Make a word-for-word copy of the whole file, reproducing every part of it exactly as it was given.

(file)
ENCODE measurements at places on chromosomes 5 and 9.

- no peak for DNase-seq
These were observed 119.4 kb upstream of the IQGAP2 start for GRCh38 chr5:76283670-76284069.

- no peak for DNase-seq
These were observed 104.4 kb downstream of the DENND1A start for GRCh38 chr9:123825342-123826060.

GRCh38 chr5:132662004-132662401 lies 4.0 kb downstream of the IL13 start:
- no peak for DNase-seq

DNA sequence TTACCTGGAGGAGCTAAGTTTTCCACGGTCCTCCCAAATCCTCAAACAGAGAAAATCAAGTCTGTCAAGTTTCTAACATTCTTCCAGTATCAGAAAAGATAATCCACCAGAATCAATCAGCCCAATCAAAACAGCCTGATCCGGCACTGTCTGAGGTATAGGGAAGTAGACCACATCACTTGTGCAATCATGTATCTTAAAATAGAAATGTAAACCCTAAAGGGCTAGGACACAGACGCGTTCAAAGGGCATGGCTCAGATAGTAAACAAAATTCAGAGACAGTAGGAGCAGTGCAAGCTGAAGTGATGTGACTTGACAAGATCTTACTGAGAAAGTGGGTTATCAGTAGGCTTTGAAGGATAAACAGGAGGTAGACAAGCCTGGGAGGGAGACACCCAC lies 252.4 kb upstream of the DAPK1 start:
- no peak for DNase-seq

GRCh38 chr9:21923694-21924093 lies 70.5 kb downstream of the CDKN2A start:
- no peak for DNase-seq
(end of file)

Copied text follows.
ENCODE measurements at places on chromosomes 5 and 9.

- no peak for DNase-seq
These were observed 119.4 kb upstream of the IQGAP2 start for GRCh38 chr5:76283670-76284069.

- no peak for DNase-seq
These were observed 104.4 kb downstream of the DENND1A start for GRCh38 chr9:123825342-123826060.

GRCh38 chr5:132662004-132662401 lies 4.0 kb downstream of the IL13 start:
- no peak for DNase-seq

DNA sequence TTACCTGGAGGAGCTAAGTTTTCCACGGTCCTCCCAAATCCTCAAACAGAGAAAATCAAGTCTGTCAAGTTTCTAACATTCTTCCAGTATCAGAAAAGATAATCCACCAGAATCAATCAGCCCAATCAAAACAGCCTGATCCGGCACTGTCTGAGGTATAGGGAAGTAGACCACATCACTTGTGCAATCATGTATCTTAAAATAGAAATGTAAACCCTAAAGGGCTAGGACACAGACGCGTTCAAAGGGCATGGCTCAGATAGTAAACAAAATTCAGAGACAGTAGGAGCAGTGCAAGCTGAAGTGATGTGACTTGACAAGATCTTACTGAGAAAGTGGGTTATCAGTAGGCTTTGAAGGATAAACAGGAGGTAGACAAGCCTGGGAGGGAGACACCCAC lies 252.4 kb upstream of the DAPK1 start:
- no peak for DNase-seq

GRCh38 chr9:21923694-21924093 lies 70.5 kb downstream of the CDKN2A start:
- no peak for DNase-seq